Introduction: How to Strip Yer Bicycle for a Raw Finish.
The first thing yer going to need to do is have a bike that you want to try this project with. Make sure a raw finish is what your after, because it's a lot easier to remove paint than it is to apply it!
I started with a Columbus Steel Cinelli Gazzetta track frame. It had a pink over white paint job with decals on the outer most layer of paint.
I got all my supplies at Lowes for under $20.
I did not cleacoat the frame, but plan to have in powdercoated with a clear finish. In Albuquerque we don't get alot of moisture. If you can see the Potato Patch you probably ought to treat your frame right away with some kind of sealant. Steel is real, real rusty if you don't seal it right.
Step 1: Materials
I bought all of this, and didnt need most of it.
This was the important stuff
3M stripping pads, 2x coars, 2x fine
Chemical resistant gloves.
Not pictured were q-tips. Very usefull around the headset and brake arch.
Paint stripper will burn yer skin. Unless you really like Fight Club, wear the gloves.
Step 2: Prepare the Paint Stipper.
Shake the can. Then, with gloves on, pop the top and pour it into a cup or metal can. One you don't drink out of, or care about very much. When you open these cans they let off a little pressure, and if your do this step barehanded you will burn your flesh. Also, doing this in the kitchen sink isn't such a good idea. Try doing it outside instead.
Step 3: Paint Stripper
This is what paint stripper looks like, in a glass cup. Note the glove of safety, +3 on saving throws.
Step 4: The Bike.
Yep, thats the bike. With paint on it.
I had a spot on the frame where I was already loosing paint. The driveside dropout was as good out of the way practice spot.
Once you apply the stipper, your paint is coming of. It works very quickly. Test a small section first.
Step 6: First Removal of Paint.
The moment I brushed it on, it began to bubble. After one minute it looked like this.
Step 7: Paint Slough
It's nasty. It's dangerous. It's paint sloughing off as I apply the stripper. Do not eat.
Step 8: Remove Yer Parts
Take off all your parts, because trying to protect a San Marco saddle from dripping, deadly paint stripper is lame.
Step 9: Don't Use a Fan. Just Go Outside.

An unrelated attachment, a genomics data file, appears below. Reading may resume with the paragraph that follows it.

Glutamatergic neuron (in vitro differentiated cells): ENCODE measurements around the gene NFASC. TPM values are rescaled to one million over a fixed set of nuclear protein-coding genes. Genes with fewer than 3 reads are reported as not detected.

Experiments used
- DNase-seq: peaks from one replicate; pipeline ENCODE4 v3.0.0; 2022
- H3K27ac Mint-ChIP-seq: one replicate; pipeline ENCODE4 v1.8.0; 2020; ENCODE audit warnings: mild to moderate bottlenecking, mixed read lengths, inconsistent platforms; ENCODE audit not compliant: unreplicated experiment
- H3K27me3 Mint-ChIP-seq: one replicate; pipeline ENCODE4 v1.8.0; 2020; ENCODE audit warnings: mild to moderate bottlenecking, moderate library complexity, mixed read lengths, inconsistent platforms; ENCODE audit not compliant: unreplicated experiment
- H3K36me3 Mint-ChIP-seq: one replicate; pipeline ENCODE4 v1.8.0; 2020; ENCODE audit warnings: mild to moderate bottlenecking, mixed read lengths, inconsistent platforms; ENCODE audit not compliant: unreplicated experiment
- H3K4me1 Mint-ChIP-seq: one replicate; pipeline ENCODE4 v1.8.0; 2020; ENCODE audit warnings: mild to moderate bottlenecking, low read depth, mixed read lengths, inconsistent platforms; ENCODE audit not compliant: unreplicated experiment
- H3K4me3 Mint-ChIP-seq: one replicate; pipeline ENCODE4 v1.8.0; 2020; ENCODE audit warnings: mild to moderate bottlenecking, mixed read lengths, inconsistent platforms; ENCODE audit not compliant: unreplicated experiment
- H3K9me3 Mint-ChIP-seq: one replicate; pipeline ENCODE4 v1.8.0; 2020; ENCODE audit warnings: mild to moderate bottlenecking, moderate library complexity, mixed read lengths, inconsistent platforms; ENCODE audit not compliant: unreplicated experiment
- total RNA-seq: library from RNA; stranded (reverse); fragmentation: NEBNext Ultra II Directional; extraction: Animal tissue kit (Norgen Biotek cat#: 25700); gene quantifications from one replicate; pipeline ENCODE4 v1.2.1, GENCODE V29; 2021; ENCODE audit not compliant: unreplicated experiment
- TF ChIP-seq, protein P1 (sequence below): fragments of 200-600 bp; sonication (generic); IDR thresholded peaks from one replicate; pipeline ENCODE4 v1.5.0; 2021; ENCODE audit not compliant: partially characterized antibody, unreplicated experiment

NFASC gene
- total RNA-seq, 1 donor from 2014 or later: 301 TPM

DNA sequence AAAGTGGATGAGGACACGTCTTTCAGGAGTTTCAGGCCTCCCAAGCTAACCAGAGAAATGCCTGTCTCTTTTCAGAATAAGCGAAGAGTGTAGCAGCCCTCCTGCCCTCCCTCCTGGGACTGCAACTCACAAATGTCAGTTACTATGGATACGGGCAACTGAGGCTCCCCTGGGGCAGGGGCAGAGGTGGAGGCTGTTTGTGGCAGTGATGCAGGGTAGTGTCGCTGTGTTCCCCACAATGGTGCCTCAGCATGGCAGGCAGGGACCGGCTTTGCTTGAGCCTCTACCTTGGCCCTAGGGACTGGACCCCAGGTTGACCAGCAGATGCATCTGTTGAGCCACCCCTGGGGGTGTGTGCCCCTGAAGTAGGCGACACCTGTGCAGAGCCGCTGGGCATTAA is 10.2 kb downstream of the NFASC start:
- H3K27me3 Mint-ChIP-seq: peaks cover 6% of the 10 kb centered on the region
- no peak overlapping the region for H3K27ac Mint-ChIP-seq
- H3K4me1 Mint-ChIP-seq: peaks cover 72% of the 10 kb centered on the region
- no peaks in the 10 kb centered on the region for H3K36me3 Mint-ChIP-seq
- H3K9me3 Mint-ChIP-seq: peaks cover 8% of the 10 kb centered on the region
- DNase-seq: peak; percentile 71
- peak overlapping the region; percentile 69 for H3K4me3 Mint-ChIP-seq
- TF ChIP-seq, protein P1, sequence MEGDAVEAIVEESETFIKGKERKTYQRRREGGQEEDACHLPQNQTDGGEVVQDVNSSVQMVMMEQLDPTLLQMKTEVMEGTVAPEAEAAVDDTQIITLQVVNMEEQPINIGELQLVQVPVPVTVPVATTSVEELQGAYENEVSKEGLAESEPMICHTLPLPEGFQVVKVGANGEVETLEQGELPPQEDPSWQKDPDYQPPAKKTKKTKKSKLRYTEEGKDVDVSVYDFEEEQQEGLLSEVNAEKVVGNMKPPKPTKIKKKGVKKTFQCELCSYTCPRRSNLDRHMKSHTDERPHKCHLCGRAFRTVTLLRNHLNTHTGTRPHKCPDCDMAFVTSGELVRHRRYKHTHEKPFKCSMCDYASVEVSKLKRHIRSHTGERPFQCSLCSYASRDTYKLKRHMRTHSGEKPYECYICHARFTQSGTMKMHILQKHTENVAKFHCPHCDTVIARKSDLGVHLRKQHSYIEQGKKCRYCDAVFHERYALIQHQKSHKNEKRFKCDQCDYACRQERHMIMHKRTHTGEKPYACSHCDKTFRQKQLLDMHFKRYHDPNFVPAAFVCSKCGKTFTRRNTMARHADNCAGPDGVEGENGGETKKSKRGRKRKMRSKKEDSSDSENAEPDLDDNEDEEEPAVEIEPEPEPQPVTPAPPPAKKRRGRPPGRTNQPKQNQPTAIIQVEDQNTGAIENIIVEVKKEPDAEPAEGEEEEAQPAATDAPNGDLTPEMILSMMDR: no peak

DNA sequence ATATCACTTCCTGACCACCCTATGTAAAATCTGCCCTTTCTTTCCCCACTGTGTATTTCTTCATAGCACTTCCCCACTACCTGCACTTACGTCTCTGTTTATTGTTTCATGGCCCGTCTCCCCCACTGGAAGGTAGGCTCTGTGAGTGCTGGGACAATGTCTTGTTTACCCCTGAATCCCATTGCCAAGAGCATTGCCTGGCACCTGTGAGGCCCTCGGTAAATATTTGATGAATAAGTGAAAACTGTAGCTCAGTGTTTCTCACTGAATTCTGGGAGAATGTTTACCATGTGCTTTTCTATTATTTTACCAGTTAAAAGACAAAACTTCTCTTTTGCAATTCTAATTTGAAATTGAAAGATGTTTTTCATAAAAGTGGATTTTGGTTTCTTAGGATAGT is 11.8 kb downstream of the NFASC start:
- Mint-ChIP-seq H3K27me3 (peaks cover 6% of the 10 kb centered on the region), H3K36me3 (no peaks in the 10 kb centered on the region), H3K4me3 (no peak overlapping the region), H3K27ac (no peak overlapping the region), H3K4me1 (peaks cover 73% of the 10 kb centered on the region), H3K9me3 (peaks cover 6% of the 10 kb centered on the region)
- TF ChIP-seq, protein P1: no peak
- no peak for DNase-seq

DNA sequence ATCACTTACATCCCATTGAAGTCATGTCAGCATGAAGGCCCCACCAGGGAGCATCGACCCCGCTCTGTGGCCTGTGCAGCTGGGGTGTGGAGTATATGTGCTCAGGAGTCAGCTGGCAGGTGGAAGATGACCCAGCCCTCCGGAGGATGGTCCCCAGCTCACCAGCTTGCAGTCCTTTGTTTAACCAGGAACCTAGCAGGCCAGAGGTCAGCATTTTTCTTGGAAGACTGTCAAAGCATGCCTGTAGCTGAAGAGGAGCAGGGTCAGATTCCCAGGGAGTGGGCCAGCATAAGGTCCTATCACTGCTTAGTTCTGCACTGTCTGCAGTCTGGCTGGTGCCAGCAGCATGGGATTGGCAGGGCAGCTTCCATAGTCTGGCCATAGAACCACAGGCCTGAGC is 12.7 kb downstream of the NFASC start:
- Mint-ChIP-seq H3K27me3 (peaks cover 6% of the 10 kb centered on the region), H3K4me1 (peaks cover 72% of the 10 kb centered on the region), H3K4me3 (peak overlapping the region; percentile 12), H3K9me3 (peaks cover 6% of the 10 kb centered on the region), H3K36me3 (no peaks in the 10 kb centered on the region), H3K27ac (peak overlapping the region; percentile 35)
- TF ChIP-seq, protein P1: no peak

The fan didn't help. At this point I was still doing a test strip on the chainstay.
Step 10: Two X Two Minutes of Death
This took two coats, two minutes each. This stuff works fast, and it smells terrible. At this point I was still working inside, wich is not a good idea. Paint stripper is dangerous, use it carefully outside!
I wiped it off with a paper towel. It didn't need the stripping pads. The paint comes of slimy and wet. Do not touch it barehanded, it will burn the shit out of you.
Step 11: Take It Off.
Since the chainstay looked so good, I decided to do the frame and fork.
Make sure you want a raw finish. Once you start you can't go back. Unless you get it repainted. So...
I put a really thick coat all over the frame. This sucked. I couldn't get a good hold on it because I had coated the whole thing. It worked, but if I were to do this again I would do one tube at a time!
Step 12: It Just Slides Right Off.
One coat of paint stripper x 2 minutes and the paint just falls off. The first layer that is.
You dont just wipe it off and get a raw finish. Oh no...
Note helpful Manservant Kervin's shoes and left hand.
Step 13: Easy
The logos fell off by themselves.
Step 14: First Use of the Striping Pads.
This was my first use of the 3M pads, and they work great. Unfortunately they soak up paint and stripping agent alike, so buy more than two.
You can see that tantalizing Columbus Steel peeking through.
Step 15: Forked
This is the fork after a scrub down and spray with the hose. Most of the paint is gone.
The basecoat was much harder to remove than the top coat.
Step 16: The Very Next Morning!
Someone got a text message that Johnny Knoxville was at a bar nearby, so we went to go see him. I finished this project the next morning.
As you can see a lot of paint came off with the first two coats of stripper. I used the coarser pad for most of the removal.
Step 17: Taking My Own Advice, or Trusting Instinct.
I decided that stripping one tube at a time was a better, more effective method. I was right.
The top tube and downtube have received three full coats at this point.
Step 18: Forked Again.
The fork is almost done! All of the brushing on and scrubbing of paint stripper is done at this point.
Finer tools will be used soon.
Step 19: Headtubes Suck!
The paint around the headtube is hard to remove. Sorry, break out your beast hands.
Also, remove your bottom bracket and headset cups if you can. I couldn't, and I survived.
Step 20: NO SMOKING
Mineral spirits are flammable. Butt the Harry Wragg and get back to work.
Step 21: Use Cardboard.
I was working on the walkway, but when I came out in the morning it was a big pink mess.
Cleanup is as easy as a hose, but save the whales and use some trees.
Step 22: The Shows Over, Unless You Want VIP.
All the paint I could remove with a brush at this point was removed. Time for mineral spirits.
Mineral spirits and a scrub pad are next. I splashed some on paper towels and gave it a rub down.
Removing as much stripping agent and loose paint as possible was easy.
Step 23: Wipe, Scrub and Look Good Nakedd.
I used the 3M pads and mineral spirits to wipe down the frame and remove stubborn flakes.
I then reassembled and went for an awesome ride.
Paint is weight. Removing grams makes you faster!